Friday, July 8, 2011

what I like helps you figure out what you like

I've been thinking a lot about the essay I found earlier this week, "In Praise of Promiscuous Thinking," on Charles Bernstein’s Attack of the Difficult Poems and David Orr’s Beautiful and Pointless.  Both are books that, as essayist Joel Brouwer says, "have things to say about how to read poems in general, as opposed to this or that specific poem." Both are also books that I would never read, although of course I'm intensely interested in how good poems do what they do, in what makes a poem "good."

Why wouldn't I read them? Because I know what I like and what I don't, what combinations of words tingle the tips of my synapses (flowing all around into every sensory cell not to mention my spiritual human heart) and what combinations leave me flat, bored or even exasperated at the waste of perfectly good words. In other words, I don't need any help to figure out what is a good poem; it's a fairly black-and-white situation. (I think most kids who have any opinion would say the same thing.)

But wait! Didn't I read Brouwer's essay with the same tingling delight as a really great new poem? Why? What did I get out of it that made me want to share it? What has kept me thinking all week about it?

Oh. Heh. Brouwer writes illuminatingly about why he likes poems but doesn't like Poetry, and about his experiences of reading poetry criticism as well as poems, and about his reactions to these two books.  Because his whole point is that there is no point in telling people what to like or why, in reading his critique of poetry criticism, I'm free to decide how I agree, or disagree, or agree with reservations, or agree resoundingly, as with:

"By a lovable criticism, I mean a criticism that allows space for its readers’ imaginations without compromising its own convictions; which ventures its ideas rather than asserting them; which would rather start a conversation than end one; which not only speaks but also listens; which admits and embraces uncertainties. A lovable criticism is a criticism willing to make itself vulnerable, willing even to embarrass itself." *

In reading about another person's inexplicable personal preferences, exquisitely explained, I come to a renewed and refined understanding of my own inexplicable preferences, which leads me to want to try explaining them as exquisitely, in case what I like helps you figure out what you like.  It is a strange and ambiguous process--not very black-and-white but certainly not grey--which leads directly to my first rule of poetry teaching: "Share Only Poems That You Love," and its corollary: "Don't Expect Every Child To Love Them Like You Do."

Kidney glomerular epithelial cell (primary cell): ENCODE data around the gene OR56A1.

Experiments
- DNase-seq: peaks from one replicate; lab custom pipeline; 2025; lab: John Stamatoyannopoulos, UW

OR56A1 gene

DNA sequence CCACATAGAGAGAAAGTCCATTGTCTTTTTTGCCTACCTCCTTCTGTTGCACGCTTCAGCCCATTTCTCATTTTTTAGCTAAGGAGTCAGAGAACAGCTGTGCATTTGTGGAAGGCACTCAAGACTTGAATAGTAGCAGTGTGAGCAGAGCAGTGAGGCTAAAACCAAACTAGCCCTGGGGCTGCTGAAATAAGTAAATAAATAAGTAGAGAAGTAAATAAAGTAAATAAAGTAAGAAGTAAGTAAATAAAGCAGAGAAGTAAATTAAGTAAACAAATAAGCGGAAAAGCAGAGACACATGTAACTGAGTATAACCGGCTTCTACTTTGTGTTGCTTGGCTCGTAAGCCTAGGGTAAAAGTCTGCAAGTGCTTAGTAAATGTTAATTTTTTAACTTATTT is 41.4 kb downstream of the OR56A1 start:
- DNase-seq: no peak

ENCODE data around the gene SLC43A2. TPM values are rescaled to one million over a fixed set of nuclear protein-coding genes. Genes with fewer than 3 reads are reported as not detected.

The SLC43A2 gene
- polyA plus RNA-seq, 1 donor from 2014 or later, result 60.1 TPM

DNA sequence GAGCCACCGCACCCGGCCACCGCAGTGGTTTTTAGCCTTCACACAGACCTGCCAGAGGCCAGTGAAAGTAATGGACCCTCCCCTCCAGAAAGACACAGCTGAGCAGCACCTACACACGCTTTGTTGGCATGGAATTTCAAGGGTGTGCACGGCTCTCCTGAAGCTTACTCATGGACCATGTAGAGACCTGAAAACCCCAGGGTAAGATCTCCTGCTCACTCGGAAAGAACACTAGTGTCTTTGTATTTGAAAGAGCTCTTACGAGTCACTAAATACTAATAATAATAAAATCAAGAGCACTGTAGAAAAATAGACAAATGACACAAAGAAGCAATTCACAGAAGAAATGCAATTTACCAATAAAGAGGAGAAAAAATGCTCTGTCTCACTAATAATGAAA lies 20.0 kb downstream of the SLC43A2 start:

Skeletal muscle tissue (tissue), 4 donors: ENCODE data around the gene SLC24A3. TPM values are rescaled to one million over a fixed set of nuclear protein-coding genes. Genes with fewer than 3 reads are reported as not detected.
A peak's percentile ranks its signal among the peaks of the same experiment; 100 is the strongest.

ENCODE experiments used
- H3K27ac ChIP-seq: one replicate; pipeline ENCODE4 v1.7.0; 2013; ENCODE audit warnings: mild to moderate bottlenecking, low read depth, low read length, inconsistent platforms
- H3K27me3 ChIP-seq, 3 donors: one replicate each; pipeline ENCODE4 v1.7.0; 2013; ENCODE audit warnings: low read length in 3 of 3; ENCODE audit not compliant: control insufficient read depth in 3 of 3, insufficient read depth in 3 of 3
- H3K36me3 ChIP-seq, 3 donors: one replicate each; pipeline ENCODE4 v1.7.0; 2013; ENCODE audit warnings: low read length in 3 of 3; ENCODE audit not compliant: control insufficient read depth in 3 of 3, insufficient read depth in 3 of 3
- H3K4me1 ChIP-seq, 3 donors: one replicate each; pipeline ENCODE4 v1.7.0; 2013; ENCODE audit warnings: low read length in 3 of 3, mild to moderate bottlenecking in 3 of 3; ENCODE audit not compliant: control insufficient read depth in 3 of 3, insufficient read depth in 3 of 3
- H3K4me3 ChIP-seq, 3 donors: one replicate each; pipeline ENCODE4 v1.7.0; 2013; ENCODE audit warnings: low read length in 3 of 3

With a new appreciation for the purpose of criticism, later this week I'm going to compare two zebra poems previously referenced here thanks to Andromeda:  one that I love and think is good, and one that I think is a waste of perfectly good words.  It'll be a good challenge for me, and maybe it will help someone else better understand what they like when it comes to poems.

The sweet and searing round-up is with Elaine at Wild Rose Reader today.

*This passage is enlightening as it is, but try substituting any number of  items in place of  "lovable criticism"--poem, teacher, spouse!

9 comments:

  1. Thanks, Heidi, for pointing me toward this essay and these two books. I love your first and second rules of teaching poetry. I'll try to recall the second one next time I'm leading a poetry workshop.

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  2. So true!

    "My first rule of poetry teaching: 'Share Only Poems That You Love,' and its corollary: 'Don't Expect Every Child To Love Them Like You Do.'"

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  3. This reminds me of Billy Collins' poem "Introduction to Poetry"...your corollary is so true - as I've found upon occasion in my classroom.

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  4. Oh Heidi, I love your little footnote at the end! And yes, it's alwya good to be reminded that poetry is essentially a very personal genre, I would generally go straight for the primary text myself, but do recognise that sometimes deeper appreciation only comes from being led by someone who has already tapped the depths...

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  5. I'm ready to learn more about why I like the poems I do!

    (Not finding the zebra poems you linked, tho...)

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  6. Yes for lovable criticism, and words that start conversations, not end them.

    I did read, or really browse my way through some of, Beautiful and Pointless, and found myself in conversation. But that is reading in a hammock when it was very hot -- I could let things run by.

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  7. I'm smiling over the words "lovable criticism" smooshed together - I very much appreciate that paragraph! Thanks for all this verbal food for thought.

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  8. Interesting. As a writer, when I read criticism (not often), I don't do it for it to tell me what's good and bad writing; I do it because a good critic (rare) helps me see a good poem in a new way....

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  9. Heidi, I'm back in Vermont doing one one of my twice-a-year residencies, and I just lectured about "making menaing" and how personal it is. You love something when it means something to you, for whatever reasons, no doubt about it. I think I might share your post with my workshop people tomorrow afternoon. We can offer opinions and advice, we can be precise about the reasons behind those opinions, but the bottom line is always a matter of aesthetics, right? Thanks for the link to the essay....

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